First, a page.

Thicknesse suggests that two players might even use this scheme to carry on a conversation in real time. “It is certain that two musicians might, by a very little application, carry on a correspondence with their instruments: they are all in possession of the seven notes, which express a, b, c, d, e, f, g; and know by ear exactly, when either of those notes are toned; and they are only to settle a correspondence of tones, for the remaining part of the alphabet; and thus a little practice, might enable two fiddlers to carry on a correspondence, which would greatly astonish those who did not know how how the matter was conducted. Indeed this is no more than what is called dactlylogy, or talking on the fingers, which I have seen done, and understood as quick, and readily almost, as common conversation.”
This trick seems to have been invented independently by Martin Gardner and Karl Fulves. A blindfolded magician asks a spectator to lay three pennies on a table, in any arrangement of heads and tails. The magician’s goal is to put all three coins into the same state, all heads or all tails.
If the three coins already match, then the trick is done. If not, then the magician gives three instructions: Flip the left coin, flip the middle coin, flip the left coin. After each step he asks whether the three coins now match. By the third flip, they will.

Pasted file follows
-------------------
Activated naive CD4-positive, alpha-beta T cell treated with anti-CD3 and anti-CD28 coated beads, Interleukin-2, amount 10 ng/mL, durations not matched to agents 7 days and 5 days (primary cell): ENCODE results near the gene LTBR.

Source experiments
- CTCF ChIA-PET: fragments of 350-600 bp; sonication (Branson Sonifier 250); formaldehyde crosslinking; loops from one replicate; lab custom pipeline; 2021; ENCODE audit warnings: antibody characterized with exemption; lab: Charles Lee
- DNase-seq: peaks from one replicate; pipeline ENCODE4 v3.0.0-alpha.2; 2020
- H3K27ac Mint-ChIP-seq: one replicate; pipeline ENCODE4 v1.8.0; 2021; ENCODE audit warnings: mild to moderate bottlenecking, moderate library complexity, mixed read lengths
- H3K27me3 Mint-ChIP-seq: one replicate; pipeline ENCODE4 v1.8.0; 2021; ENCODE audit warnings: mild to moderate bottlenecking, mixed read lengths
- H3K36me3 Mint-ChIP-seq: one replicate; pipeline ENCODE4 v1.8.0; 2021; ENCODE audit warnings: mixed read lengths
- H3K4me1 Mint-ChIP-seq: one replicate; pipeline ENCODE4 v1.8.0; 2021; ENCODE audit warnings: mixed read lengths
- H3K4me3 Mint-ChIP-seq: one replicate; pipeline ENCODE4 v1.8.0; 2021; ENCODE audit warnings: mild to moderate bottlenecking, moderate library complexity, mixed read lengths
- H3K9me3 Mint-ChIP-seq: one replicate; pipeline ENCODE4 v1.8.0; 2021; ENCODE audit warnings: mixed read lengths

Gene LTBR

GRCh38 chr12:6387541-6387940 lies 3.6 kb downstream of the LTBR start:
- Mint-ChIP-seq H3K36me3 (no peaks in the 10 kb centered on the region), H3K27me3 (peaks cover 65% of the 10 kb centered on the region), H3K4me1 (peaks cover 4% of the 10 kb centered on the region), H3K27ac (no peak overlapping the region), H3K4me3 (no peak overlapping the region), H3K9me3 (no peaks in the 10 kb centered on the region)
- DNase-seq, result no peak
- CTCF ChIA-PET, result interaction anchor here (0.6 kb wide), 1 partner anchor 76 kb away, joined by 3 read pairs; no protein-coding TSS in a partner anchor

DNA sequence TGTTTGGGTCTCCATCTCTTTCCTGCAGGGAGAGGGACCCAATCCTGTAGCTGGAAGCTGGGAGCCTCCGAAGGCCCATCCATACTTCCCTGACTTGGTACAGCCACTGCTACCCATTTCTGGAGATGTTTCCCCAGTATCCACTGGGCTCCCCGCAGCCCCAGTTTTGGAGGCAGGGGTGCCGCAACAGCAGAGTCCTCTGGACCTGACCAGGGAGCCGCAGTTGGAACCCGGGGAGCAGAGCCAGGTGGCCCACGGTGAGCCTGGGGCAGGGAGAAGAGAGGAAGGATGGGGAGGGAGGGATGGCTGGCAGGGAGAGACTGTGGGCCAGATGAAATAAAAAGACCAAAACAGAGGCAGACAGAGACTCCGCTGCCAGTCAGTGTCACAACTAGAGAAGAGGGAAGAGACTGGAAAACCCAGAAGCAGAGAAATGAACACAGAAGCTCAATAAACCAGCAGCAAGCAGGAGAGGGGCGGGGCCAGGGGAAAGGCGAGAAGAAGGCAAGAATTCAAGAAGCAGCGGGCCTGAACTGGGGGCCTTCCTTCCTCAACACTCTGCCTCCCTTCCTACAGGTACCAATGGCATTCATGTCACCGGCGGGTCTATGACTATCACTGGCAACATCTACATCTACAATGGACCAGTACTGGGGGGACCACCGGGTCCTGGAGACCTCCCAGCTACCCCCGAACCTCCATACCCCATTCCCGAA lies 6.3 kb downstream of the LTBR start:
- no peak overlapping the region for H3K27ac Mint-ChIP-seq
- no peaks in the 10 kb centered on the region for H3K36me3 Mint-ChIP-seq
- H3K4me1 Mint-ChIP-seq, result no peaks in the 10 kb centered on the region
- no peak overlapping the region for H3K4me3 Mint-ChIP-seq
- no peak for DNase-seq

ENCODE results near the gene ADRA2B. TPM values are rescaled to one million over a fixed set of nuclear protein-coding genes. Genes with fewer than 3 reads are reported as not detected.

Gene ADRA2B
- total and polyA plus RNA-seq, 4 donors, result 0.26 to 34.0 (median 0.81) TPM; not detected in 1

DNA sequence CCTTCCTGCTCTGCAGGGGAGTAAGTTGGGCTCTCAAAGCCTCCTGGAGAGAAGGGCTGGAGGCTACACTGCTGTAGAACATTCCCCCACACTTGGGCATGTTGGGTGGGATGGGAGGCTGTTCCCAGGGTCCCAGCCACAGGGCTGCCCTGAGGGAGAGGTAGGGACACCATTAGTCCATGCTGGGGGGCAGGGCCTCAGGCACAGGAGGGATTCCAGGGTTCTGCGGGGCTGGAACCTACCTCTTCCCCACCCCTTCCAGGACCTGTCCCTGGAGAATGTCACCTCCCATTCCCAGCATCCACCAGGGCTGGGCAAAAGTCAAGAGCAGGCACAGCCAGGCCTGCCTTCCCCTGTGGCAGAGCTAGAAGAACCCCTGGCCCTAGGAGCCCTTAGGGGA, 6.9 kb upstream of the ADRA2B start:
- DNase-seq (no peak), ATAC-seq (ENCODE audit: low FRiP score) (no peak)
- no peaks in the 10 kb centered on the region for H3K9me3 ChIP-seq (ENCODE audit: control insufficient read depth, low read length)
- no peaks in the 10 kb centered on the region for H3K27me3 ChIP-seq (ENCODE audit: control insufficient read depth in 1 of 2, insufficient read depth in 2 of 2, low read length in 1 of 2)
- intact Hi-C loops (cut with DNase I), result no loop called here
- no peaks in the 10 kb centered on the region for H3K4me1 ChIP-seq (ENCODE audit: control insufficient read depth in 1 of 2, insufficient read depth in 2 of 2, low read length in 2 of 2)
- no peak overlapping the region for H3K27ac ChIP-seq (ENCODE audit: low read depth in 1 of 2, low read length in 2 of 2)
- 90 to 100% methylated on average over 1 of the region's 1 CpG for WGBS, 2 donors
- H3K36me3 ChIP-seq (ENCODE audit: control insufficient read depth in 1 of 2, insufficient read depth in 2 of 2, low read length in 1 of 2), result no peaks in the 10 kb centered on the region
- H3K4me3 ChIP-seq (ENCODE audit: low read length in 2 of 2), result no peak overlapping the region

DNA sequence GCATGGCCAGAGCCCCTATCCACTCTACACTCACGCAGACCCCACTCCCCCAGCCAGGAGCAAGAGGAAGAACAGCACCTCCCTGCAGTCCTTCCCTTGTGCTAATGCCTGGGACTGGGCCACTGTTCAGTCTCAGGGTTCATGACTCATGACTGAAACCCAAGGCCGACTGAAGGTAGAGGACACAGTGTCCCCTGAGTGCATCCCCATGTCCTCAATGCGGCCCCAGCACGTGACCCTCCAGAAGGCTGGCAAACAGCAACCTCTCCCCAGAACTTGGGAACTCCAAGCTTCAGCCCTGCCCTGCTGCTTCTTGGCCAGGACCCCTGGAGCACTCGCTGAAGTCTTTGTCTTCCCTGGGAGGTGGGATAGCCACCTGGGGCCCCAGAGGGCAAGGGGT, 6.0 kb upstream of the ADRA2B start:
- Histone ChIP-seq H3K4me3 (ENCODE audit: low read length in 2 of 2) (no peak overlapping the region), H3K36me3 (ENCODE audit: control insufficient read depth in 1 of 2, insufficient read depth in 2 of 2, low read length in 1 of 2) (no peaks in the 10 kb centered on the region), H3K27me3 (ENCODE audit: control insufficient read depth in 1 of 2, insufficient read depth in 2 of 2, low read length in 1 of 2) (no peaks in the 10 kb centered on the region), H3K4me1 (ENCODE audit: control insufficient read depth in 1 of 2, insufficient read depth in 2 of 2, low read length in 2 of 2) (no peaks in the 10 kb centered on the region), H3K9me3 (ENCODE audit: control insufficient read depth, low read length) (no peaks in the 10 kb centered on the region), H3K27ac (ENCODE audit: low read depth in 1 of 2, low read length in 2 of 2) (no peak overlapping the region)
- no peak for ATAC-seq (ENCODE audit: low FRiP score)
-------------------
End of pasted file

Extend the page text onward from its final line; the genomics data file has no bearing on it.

“It’s no surprise that the magician can eventually equalize all the coins,” writes MIT computer scientist Erik Demaine, “but it’s impressive that it always takes at most three moves.” The technique exploits a principle used in Gray codes, which are used to reduce errors when using analog signals to represent digital data. Demaine relates a similar trick involving four coins in the November-December 2010 issue of American Scientist.
Peculiarly English limericks:
There was a young lady named Wemyss,
Who, it semyss, was troubled with dremyss.
She would wake in the night,
And, in terrible fright,
Shake the bemyss of the house with her scremyss.
A pretty school-mistress named Beauchamp,
Said, “These awful boys, how shall I teauchamp?
For they will not behave,
Although I look grave
And with tears in my eyes I beseauchamp.”
There was a professor of Caius
Who measured six feet round the knaius;
He went down to Harwich
Nineteen in a carwich,
And found it a terrible squaius.
There lived a young lady named Geoghegan,
The name is apparently Peoghegan,
She’ll be changing it solquhoun
For that of Colquhoun,
But the date is at present a veoghegan. (W.S. Webb)
An author, by name Gilbert St. John,
Remarked to me once, “Honest t. John,
You really can’t quote
That story I wrote:
My copyright you are infrt. John.” (P.L. Mannock)
See This Sceptred Isle.
A self-working card trick by New York magician Henry Christ:
Shuffle a deck thoroughly and deal out nine cards in a row, face down. Choose a card, look at it, and assemble the nine cards into a stack face down, with the chosen card at the top. Add this stack to the bottom of the deck.
Now deal cards one at a time from the top of the deck into a pile, face up, counting backward from 10 as you do so. If at some point the card’s rank matches the number said, then begin dealing into a new pile at that point, counting again backward from 10. If you reach 1 without a match occurring, then “close” that pile by dealing a face-down card onto it, and start a new pile.
Keep this up until you’ve created four piles. Now add the values of any face-up cards on top of the piles, count down through the remaining cards until you’ve reached this position, and you’ll find your chosen card.
This works because it always leads to the 44th card in the deck, but it takes some thinking to see this. You can put a sealed deck into a stranger’s hands and direct him to perform the trick himself, with mystifying results.